Direct intrabone transplant of unrelated cord-blood cells in acute leukaemia

Intrabone administration of unrelated umbilical-cord-blood cells overcomes the problem of graft failure seen with intravenous administration and is associated with a low incidence of graft-versus-host disease, making the technique potentially useful in a large number of adult patients with acute leukaemia, according to findings from a phase I/II study, published in The Lancet Oncology.

Cord-blood transplantation is an effective treatment for haematological malignancies, but only a small number of adult patients can undergo this procedure due to the high proportion of graft failures that occur and the high incidence of graft-versus-host disease that follows.

Francesco Frassoni, at San Martino Hospital, Genoa, Italy, and colleagues investigated intrabone injection of cord-blood cells as an alternative to intravenous injection, to assess whether this new approach was able to ensure engraftment and shorten the time to complete haemopoietic recovery.

Between March 31, 2006, and Jan 25, 2008, the safety and efficacy of intrabone injection was assessed in 32 patients with acute myeloid leukaemia or acute lymphoblastic leukaemia. A suitable unrelated cord-blood unit was found for each patient, and human leucocyte antigen ( HLA ) matching was 5/6 for nine patients, 4/6 for 22 patients, and 3/6 for one patient. The cord-blood cells were concentrated in 5-mL syringes and were injected into the superior-posterior iliac crest under rapid general anaesthesia. The primary endpoint was the probability of neutrophil and platelet recovery, and secondary endpoints were incidence of graft-versus-host disease, relapse, and overall survival.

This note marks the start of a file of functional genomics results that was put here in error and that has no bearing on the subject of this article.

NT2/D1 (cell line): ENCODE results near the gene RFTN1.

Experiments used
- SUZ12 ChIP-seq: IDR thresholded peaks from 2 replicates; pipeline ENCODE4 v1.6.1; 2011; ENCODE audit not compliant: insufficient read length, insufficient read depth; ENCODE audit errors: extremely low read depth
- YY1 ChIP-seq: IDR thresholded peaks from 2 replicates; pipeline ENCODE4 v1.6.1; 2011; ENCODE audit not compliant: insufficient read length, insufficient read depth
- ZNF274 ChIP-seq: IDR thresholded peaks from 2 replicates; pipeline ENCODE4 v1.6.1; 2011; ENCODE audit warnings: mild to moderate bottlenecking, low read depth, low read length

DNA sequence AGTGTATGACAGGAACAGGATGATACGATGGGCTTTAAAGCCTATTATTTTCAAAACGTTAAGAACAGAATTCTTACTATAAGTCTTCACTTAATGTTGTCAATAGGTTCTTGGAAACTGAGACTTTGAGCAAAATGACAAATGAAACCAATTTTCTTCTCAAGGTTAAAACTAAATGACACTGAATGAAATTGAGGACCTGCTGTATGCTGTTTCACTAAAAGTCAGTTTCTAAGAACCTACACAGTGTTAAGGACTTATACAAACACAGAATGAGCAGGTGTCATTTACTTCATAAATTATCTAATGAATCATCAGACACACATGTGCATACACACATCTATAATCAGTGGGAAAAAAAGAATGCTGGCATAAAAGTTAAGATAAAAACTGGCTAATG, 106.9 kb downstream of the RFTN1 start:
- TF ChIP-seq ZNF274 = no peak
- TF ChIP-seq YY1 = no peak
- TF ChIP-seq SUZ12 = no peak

Of 28 assessable patients, all achieved complete neutrophil recovery ( median time to recovery 23 days ) and 27 patients achieved complete platelet recovery (median time to recovery 36 days ). All 27 patients showed complete reconstitution of haemopoiesis from cord-blood cells, and no patient had secondary graft failure. Importantly, no patients developed grade III–IV acute graft-versus-host disease. Overall survival was 45% at 1 year, with a median follow-up of 13 months.

Frassoni concludes: " This technique might be possible in a large number of adult patients. The decreased incidence of acute graft-versus-host disease is intriguing. If these findings are proven in a larger series of patients, direct intrabone injection will have the potential to affect the current practice of haemopoietic stem-cell transplantation. "

Source: The Lancet Oncology, 2008


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